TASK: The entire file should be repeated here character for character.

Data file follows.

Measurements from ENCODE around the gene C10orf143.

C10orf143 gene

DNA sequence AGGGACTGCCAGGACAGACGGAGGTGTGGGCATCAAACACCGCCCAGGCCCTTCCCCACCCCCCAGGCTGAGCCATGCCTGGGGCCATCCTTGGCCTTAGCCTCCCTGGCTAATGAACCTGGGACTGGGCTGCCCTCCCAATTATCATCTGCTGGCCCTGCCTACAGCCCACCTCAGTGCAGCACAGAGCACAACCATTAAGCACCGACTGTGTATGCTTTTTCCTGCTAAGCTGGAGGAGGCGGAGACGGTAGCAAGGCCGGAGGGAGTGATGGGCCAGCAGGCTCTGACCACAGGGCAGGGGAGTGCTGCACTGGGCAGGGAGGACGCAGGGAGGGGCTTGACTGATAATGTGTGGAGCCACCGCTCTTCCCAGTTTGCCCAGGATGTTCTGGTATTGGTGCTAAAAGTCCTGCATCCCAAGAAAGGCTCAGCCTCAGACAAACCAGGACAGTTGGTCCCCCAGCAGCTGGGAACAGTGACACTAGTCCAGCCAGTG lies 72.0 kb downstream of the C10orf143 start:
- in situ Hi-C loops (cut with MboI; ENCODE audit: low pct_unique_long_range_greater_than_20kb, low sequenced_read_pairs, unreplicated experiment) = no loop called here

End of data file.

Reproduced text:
Measurements from ENCODE around the gene C10orf143.

C10orf143 gene

DNA sequence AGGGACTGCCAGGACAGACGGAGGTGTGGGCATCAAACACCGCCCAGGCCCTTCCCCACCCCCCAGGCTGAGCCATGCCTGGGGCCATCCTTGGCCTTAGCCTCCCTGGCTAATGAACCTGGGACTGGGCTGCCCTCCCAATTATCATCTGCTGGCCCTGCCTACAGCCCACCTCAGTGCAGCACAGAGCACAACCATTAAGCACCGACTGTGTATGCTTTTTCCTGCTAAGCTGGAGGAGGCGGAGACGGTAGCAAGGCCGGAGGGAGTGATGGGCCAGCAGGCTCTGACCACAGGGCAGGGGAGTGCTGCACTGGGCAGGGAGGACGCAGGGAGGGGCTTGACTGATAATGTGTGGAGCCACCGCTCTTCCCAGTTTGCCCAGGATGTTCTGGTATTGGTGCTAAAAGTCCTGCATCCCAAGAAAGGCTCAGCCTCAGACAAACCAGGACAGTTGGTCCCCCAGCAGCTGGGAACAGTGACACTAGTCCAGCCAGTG lies 72.0 kb downstream of the C10orf143 start:
- in situ Hi-C loops (cut with MboI; ENCODE audit: low pct_unique_long_range_greater_than_20kb, low sequenced_read_pairs, unreplicated experiment) = no loop called here